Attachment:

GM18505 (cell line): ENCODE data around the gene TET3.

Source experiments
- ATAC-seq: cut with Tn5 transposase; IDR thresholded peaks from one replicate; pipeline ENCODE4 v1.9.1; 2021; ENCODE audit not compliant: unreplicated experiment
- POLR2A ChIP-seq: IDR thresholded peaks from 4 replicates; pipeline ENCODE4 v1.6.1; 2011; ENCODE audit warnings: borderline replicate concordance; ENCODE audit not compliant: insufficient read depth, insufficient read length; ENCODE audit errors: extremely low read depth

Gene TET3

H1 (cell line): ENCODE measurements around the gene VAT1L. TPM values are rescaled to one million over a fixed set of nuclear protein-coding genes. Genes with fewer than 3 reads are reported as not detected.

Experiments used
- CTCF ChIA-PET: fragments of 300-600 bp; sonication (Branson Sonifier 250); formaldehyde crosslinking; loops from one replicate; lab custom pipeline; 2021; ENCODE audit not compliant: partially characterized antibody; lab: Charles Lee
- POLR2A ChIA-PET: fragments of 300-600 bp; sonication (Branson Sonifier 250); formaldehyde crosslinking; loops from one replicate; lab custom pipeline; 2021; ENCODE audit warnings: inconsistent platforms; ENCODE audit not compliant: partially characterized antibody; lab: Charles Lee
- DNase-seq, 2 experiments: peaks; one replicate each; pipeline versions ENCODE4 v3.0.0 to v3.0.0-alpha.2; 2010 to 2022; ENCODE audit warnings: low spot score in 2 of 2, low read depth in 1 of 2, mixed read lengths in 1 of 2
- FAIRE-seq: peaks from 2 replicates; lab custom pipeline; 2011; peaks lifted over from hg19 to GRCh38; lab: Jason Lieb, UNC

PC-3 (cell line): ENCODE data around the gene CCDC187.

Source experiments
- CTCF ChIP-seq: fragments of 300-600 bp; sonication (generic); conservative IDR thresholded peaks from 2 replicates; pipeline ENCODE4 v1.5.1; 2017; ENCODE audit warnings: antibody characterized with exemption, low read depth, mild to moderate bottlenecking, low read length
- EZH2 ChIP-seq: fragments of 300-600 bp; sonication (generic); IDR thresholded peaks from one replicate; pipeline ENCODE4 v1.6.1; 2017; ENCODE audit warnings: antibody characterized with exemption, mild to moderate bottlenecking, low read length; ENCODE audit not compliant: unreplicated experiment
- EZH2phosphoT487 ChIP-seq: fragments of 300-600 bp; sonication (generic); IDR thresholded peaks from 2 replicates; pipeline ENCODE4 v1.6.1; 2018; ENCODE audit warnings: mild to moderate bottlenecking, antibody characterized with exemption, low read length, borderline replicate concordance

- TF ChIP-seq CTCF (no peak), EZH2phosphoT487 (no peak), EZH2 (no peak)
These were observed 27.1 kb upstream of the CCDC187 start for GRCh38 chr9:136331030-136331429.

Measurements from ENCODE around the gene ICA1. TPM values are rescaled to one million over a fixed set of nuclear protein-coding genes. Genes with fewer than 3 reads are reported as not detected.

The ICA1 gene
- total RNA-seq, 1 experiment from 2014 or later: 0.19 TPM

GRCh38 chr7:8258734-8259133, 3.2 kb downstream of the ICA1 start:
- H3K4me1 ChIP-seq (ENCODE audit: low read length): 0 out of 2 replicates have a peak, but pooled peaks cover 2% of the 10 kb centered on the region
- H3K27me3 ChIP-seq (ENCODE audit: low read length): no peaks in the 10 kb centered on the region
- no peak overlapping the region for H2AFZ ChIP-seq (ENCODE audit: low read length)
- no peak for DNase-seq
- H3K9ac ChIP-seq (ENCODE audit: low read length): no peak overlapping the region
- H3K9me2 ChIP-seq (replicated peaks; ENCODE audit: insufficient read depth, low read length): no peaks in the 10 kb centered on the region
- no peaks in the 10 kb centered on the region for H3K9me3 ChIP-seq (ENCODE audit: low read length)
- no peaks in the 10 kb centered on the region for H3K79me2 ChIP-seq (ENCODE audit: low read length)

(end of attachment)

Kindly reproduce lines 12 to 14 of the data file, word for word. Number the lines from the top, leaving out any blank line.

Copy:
PC-3 (cell line): ENCODE data around the gene CCDC187.

Source experiments
- CTCF ChIP-seq: fragments of 300-600 bp; sonication (generic); conservative IDR thresholded peaks from 2 replicates; pipeline ENCODE4 v1.5.1; 2017; ENCODE audit warnings: antibody characterized with exemption, low read depth, mild to moderate bottlenecking, low read length